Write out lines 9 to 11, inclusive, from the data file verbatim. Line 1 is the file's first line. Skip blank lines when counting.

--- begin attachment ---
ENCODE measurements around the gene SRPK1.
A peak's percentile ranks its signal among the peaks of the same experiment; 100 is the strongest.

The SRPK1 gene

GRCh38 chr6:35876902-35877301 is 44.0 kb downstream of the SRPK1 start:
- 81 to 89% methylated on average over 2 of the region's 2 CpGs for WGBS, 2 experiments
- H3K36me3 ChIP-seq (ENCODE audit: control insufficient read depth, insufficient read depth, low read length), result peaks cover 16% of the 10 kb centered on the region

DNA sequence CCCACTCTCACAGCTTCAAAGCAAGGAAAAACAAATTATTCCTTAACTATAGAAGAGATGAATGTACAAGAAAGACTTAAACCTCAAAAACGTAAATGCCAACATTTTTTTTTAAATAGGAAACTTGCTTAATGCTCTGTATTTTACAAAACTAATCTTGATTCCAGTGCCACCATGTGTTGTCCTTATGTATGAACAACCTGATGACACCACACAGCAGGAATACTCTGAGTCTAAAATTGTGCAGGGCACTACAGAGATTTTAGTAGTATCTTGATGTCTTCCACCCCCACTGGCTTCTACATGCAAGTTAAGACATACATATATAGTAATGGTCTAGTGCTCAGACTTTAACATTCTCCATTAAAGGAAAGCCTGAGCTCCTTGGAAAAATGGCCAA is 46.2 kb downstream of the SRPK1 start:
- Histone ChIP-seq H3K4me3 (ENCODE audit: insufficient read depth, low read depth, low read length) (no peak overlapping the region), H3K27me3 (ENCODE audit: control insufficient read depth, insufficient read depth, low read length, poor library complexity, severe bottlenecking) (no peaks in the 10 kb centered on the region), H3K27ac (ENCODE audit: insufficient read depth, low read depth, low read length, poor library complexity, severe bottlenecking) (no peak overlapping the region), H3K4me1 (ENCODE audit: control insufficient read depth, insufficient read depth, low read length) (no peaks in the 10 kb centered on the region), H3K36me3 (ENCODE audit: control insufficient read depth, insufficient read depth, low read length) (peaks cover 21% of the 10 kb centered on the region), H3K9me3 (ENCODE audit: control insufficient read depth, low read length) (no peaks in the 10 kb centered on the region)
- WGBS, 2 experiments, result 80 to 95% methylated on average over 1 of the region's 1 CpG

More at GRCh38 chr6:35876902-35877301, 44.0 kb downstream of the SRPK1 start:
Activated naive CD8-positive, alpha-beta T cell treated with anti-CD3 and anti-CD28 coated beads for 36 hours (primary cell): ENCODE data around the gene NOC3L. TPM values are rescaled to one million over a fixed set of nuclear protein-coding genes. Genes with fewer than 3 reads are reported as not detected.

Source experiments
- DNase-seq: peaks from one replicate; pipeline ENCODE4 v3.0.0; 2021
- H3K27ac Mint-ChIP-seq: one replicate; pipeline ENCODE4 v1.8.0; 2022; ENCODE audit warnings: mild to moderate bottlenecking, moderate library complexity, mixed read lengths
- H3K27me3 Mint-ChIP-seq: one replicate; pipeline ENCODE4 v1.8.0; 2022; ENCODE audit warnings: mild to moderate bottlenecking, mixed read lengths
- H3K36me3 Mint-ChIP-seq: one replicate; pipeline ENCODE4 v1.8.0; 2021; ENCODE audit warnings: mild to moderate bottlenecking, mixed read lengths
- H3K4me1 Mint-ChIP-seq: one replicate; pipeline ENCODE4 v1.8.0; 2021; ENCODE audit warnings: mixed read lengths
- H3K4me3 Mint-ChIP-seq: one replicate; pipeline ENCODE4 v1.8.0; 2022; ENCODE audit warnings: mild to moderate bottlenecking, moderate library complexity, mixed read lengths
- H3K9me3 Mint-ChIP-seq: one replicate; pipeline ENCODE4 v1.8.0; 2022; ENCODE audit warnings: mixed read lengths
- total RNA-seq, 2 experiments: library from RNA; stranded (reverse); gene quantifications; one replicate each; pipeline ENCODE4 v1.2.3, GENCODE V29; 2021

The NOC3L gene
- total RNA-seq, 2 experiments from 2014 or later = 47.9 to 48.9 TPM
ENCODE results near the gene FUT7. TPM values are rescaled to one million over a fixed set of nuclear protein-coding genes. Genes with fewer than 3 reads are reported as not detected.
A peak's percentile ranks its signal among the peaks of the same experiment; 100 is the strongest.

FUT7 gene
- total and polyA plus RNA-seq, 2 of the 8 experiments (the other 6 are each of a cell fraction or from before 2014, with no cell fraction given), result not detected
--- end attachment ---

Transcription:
- WGBS, 2 experiments, result 80 to 95% methylated on average over 1 of the region's 1 CpG

More at GRCh38 chr6:35876902-35877301, 44.0 kb downstream of the SRPK1 start:
Activated naive CD8-positive, alpha-beta T cell treated with anti-CD3 and anti-CD28 coated beads for 36 hours (primary cell): ENCODE data around the gene NOC3L. TPM values are rescaled to one million over a fixed set of nuclear protein-coding genes. Genes with fewer than 3 reads are reported as not detected.